By Doug Chapin
GIRARD — After missing two good opportunities to win in regulation, Girard High overcame a three-point deficit in overtime and posted a 75-71 boys basketball victory Saturday night over Warren JFK.
Adam Charles led a balanced Girard scoring attack with 21 points. Joe Augustine added 16 points, Donte DelBene had 14, A.J. Weibel 11 and Mat Pagano seven.
JFK was led by Pat Hull with 25 points, Deonte Stubbs with 15, Tyler Protiva with 10 and Brendan Cox with nine. Stubbs left the game midway through the third period with a foot or ankle injury. Protiva also grabbed seven rebounds and Carl Broadbent contributed five assists and five rebounds. Hull also had five assists.
In the final five seconds of regulation, with the score tied at 64, Augustine missed a wide open 3-pointer then Joe Cavalier missed a put-back in heavy traffic under the hoop.
To make matters worse for the Indians (2-4), Hull converted a three-point play on JFK’s first possession of overtime.
“In the overtime we went to a group that hasn’t played together much,” Girard coach Nick Cochran said. “It was four seniors and a junior and I couldn’t be happier for the seniors to step up. Especially Adam, he’s a leader in football and his leadership today really paid off.
“Carlo Eggleston, who never played a basketball game [before this season] in his life, stepped up there big and did a lot of good things rebounding and defensively.”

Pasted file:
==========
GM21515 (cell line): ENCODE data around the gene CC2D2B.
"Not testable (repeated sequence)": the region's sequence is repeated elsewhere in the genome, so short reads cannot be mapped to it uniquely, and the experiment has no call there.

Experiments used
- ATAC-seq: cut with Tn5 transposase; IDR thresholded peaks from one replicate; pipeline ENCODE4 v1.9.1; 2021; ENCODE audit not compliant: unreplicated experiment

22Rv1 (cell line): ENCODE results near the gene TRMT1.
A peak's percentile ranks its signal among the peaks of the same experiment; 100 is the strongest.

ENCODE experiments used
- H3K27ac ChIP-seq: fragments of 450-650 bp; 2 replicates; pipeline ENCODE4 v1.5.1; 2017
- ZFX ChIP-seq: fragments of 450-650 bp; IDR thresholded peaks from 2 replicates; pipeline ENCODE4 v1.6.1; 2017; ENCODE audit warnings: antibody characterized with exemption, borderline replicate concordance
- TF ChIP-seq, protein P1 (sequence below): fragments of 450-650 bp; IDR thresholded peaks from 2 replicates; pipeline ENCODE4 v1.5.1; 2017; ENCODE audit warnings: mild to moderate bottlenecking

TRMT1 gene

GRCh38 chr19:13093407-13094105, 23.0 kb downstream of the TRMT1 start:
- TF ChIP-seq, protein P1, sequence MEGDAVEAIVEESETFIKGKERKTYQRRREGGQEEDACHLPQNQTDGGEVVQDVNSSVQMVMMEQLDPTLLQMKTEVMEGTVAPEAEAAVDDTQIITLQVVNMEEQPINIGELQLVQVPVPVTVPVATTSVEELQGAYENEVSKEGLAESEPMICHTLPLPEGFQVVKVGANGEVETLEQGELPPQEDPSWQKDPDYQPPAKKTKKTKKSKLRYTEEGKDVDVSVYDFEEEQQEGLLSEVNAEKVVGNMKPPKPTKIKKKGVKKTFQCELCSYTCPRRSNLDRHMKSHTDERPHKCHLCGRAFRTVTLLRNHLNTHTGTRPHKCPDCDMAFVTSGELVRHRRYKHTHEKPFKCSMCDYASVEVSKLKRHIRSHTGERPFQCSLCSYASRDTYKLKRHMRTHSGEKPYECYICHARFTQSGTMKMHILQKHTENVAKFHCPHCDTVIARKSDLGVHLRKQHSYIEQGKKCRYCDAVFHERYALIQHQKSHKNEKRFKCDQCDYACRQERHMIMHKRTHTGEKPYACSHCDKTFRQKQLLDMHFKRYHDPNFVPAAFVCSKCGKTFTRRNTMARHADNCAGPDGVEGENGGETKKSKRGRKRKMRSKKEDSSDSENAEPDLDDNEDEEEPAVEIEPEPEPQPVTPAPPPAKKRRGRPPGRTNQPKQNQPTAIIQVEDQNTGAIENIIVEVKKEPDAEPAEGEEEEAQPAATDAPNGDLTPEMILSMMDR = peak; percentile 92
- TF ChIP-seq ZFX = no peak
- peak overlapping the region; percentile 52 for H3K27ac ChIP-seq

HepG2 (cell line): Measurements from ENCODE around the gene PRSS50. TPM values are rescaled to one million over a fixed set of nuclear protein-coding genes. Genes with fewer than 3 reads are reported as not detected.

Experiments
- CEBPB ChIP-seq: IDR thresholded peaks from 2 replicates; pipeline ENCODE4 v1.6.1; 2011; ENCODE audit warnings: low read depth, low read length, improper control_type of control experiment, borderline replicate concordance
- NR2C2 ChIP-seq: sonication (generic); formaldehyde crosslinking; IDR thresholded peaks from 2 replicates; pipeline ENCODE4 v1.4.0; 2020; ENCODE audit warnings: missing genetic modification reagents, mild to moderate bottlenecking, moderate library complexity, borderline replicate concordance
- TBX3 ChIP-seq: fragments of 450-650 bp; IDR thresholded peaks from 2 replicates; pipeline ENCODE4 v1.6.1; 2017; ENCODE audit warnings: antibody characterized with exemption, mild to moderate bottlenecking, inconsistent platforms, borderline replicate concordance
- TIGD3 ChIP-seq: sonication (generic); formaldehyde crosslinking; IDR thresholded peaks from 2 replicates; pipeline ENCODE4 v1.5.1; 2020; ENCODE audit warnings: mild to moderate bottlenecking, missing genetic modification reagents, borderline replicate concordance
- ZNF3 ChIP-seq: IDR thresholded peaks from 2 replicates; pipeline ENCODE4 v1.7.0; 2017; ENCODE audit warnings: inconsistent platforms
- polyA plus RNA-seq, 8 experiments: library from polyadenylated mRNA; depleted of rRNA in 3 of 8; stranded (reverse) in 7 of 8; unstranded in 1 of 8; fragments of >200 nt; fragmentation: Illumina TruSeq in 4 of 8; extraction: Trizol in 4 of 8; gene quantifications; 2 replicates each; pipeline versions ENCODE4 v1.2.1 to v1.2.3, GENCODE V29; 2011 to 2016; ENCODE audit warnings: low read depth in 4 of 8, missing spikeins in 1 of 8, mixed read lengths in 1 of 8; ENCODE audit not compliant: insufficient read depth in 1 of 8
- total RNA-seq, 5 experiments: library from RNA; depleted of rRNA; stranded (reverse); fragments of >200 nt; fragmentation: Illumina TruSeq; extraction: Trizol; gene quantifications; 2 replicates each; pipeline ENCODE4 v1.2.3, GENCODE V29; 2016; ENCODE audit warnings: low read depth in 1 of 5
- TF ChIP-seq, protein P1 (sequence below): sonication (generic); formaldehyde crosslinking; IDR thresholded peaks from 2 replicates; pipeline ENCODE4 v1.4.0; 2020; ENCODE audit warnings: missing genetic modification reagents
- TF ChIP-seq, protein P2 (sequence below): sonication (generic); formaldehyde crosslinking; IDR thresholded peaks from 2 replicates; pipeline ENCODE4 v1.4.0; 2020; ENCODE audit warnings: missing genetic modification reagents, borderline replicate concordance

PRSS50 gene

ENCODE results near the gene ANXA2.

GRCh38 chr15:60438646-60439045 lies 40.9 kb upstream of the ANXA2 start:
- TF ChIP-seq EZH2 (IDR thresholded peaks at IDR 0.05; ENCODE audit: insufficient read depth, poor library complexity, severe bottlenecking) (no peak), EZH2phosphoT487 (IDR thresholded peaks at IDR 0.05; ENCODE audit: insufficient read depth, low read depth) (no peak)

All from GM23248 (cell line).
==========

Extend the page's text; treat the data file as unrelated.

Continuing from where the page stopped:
An inside bucket by Augustine with 2:37 remaining in overtime put Girard ahead for good at 69-67. Charles followed with a hoop at the 1:54 mark for a four-point lead and the Indians held on from there.
Girard jumped out to a 20-9 lead after one quarter, but Kennedy (0-5) gradually got back into the game. The Eagles trailed 31-27 at halftime and held a 45-43 lead after three quarters.
Saturday was not the first experience JFK has had this young season with close defeats.
“We continue to reiterate to our kids that we are making progress,” first-year JFK coach Brent Villella said. “The kids are working so hard and they are making giant steps and making them quickly. But it’s hard for a 15- or 16-year-old kid to realize they’re making progress if they don’t have a win or two in the column.
“This is our second overtime game and it makes three games we’ve lost by two possessions or less and a fourth game we lost by eight points that was much closer than that. But without a doubt we’re making progress.”